Dealing with blog spam

the majority of comment spam can be dealt with very simply by including
a turing test. On my blog, when I first started getting comment spam, I
added a check box asking if the poster was a human. For a human, it’s
not a massive inconvience to tick a box, but for an automated tool, it’s
a major problem. Was implemented in 3 lines of html and one line of
python. Since I added it, I haven’t recieved a single piece of

I don’t believe it’s had a major effect on people commenting,
although I currently can’t tell. I could change it to hide posts that claim to be non-human
until I’ve checked them. If spam tools work out this simple problem, I
could change the nature of the test to randomly change between “I am a
human” and “I am not a human”. After that I could include a simple sum
or some other simple question. It also has an advantage over captchas
that it is accessible.

It is a simple change which massively reduces spam by increasing the
cost of spamming and I’m surprised that most people don’t do something

7 thoughts on “Dealing with blog spam

  1. This only works, until any of the bigger sites adopts a similar scheme to fend off the bots.

    Then the bot-writers will adapt (“We are spammers of Borg, resitance is futile…”) and your simple test will stop working.

    Problem is: as soon as you become a worthy target to spam (because your site is big enough), the bot writers will write code especially crafted for your site and then such simple tests will not be effective any more.

  2. But, the big site won’t use exactly the same test. Every site will use different tests, which just makes the spam bot harder to write. Be it different html, questions, parameters etc.

    And as I said, once one test becomes less effective, there are plenty of harder tests you can use.

  3. Remember having this conversation with Phil, only then it was about wikispam:

    (see various subpages.)

    Personally, I go with word-recognition cos that’s what Blogger has, and all technology is a compromise over accessibility. But I think there are parallels here with e-mail spam, and how it tries to bypass automated anti-spam tools, which is the same as happening here but with signal and noise reversed (automated filtering vs automated filter-breaking).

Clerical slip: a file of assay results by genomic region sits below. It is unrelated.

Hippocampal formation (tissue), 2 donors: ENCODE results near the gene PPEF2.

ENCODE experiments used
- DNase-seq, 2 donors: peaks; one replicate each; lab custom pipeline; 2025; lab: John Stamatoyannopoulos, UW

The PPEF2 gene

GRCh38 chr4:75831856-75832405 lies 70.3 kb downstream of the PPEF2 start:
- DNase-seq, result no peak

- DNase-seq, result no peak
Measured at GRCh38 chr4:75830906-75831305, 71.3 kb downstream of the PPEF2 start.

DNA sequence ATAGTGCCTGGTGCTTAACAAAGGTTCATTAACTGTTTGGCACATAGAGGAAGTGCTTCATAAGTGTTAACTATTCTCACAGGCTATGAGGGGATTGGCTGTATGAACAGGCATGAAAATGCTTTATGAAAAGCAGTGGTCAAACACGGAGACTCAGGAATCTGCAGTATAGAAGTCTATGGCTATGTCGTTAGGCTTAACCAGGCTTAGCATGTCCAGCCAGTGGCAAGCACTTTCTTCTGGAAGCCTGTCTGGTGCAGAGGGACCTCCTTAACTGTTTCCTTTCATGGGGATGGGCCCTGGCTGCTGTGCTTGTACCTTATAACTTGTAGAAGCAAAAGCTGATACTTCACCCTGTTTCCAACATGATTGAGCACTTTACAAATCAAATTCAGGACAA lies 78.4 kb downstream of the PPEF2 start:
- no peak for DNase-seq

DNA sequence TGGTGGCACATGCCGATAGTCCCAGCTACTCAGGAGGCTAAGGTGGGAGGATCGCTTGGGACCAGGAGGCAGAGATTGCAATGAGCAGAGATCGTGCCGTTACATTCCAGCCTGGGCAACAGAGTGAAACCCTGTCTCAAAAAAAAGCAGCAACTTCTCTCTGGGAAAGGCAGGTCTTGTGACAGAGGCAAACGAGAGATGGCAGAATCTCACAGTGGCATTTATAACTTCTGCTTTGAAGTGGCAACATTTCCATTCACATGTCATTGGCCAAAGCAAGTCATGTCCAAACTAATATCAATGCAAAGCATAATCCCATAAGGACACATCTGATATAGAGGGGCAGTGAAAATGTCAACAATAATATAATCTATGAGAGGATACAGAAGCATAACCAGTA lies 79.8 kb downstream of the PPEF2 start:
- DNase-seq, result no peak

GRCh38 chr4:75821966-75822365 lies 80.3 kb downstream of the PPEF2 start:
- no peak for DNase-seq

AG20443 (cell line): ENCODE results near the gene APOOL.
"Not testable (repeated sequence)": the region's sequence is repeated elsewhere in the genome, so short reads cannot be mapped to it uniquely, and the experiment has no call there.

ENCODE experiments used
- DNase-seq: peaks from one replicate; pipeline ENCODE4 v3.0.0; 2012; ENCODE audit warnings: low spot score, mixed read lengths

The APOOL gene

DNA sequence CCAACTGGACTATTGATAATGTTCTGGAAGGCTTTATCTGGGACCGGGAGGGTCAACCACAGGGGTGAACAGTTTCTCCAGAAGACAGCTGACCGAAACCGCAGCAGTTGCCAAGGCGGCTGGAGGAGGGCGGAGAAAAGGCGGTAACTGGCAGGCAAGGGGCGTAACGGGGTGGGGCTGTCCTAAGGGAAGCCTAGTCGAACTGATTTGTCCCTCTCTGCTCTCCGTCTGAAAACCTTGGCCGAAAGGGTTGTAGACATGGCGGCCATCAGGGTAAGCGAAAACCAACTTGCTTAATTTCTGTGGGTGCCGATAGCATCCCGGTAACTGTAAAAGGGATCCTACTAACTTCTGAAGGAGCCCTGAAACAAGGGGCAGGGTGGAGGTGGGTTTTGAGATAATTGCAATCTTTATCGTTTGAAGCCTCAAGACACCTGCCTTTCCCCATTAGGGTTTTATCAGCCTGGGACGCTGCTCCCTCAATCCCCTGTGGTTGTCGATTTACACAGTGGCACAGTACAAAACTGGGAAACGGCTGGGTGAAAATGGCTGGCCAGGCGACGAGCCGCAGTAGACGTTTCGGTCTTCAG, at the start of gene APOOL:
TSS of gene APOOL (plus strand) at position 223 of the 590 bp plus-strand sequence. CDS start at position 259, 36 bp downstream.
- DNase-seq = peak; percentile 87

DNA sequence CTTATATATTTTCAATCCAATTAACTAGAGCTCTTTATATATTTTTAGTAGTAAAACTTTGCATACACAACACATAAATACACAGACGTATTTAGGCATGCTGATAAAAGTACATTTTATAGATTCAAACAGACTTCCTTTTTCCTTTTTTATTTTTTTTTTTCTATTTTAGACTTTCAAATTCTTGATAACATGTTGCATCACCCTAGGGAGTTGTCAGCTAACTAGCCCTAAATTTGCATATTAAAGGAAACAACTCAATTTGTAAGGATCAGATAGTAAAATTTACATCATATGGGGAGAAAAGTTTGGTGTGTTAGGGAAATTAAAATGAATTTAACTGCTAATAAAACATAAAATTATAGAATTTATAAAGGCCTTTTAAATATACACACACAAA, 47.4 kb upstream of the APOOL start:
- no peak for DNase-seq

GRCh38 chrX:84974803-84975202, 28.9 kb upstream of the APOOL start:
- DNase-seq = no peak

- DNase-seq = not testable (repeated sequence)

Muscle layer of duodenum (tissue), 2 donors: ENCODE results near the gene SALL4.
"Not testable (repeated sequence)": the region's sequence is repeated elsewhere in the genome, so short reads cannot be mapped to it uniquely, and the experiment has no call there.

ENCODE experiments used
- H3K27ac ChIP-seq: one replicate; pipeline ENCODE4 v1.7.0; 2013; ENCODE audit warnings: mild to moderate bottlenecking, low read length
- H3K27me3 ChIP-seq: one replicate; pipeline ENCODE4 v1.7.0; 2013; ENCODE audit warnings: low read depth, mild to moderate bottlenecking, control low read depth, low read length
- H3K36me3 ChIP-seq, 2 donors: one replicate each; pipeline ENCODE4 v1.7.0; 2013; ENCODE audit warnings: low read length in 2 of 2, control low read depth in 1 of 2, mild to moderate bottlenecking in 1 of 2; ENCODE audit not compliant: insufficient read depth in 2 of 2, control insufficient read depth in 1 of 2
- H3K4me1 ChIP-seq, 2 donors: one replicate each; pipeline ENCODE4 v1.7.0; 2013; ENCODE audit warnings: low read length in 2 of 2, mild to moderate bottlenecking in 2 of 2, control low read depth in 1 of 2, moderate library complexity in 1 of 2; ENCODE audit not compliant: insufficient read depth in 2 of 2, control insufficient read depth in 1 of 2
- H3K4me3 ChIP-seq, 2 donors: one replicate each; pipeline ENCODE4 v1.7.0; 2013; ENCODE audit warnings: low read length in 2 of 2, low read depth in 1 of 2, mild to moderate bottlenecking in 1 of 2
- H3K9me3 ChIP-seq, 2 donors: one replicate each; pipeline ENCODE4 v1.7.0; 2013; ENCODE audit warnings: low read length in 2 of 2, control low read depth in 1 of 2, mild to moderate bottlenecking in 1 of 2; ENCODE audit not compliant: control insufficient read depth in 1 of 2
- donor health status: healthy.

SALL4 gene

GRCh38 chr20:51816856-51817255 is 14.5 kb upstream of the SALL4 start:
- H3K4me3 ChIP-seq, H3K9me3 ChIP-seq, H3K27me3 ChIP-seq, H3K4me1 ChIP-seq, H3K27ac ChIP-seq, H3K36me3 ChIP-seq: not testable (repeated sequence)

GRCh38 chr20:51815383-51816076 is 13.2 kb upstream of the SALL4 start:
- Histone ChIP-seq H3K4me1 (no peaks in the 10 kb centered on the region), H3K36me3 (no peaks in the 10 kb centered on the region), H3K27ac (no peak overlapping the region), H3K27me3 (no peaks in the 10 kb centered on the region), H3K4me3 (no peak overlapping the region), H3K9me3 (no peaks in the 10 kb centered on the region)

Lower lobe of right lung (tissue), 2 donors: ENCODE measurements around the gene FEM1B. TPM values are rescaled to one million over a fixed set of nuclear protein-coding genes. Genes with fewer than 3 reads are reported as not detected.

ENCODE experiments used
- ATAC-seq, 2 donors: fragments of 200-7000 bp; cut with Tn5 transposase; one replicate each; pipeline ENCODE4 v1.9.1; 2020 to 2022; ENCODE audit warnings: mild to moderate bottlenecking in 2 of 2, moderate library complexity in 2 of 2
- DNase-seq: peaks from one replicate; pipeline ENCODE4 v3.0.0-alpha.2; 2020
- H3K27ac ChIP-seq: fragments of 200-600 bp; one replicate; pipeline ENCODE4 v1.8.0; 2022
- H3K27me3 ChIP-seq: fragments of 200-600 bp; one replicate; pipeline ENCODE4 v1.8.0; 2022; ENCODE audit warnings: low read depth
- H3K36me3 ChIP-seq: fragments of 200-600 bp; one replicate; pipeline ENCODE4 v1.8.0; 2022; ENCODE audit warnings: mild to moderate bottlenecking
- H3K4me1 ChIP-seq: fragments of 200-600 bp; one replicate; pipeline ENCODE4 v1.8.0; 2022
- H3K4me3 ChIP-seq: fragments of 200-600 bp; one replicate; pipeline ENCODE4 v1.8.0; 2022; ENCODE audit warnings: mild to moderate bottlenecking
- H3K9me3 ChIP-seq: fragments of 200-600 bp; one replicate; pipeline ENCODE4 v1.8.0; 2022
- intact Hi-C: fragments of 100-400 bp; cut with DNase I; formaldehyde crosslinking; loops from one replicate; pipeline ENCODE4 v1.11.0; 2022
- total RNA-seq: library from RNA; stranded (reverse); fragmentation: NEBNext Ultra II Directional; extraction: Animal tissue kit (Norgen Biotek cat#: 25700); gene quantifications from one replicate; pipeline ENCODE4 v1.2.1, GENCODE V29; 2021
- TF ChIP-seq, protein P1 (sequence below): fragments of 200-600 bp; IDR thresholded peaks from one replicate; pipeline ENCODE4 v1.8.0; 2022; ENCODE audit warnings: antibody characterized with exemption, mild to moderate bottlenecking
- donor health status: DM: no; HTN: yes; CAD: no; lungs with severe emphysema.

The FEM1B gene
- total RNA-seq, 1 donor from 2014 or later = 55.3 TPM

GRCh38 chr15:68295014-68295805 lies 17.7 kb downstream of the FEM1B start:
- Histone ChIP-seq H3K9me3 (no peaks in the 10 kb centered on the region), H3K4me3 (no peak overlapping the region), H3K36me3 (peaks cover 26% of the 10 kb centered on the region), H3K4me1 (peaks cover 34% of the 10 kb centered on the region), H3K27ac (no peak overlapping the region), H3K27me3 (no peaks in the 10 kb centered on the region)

In which case, bayesian logic is the way forwards in terms of what comments are acceptable, and which aren’t… except there’s no way each blog will have (on average) enough comments to calibrate it, so centralised comment-block services are the way forwards. (Maybe even use an AJAX setup to transparently filter incoming comments from the browser, somehow?)

    Anyway, only true if commentspam (c-spam? :) gets to ridiculous levels and only if people are really concerned about people commenting on their blogs (which would be nice, but not a given).

    (Disclaimer: I run my own hand-built mail filter, so no idea just how well bayesian tactics cope with images, etc.)

    The other thing about different sites and different tests (i.e. a system of diversity to defeat “automation”) is that it doesn’t really cost spammers that much to run through every single test they can, brute-force style. Once they have plug-ins for their little spambots that deal with all the easy ones, you then have the problem that harder questions are naturally less accessible if, say, english isn’t your first language – the same difficulty that bot programmers face is the same difficulty people trying to learn a language and all its foibles (which you may or may not use without realising) face too.

    The last point, while I’m on the subject and my brain is the right place, is more philosophical – are you implying that machines can’t generate interesting content? ;)

  4. Aha, maybe this is a side effect of running Session Saver in Firefox – looks like the page that gets laoded when I open Firefox is the POST by the form, and the data is cached so it gets resubmitted each time. Interesting.

    If I close this tab now, you should stop getting pestered… in theory.

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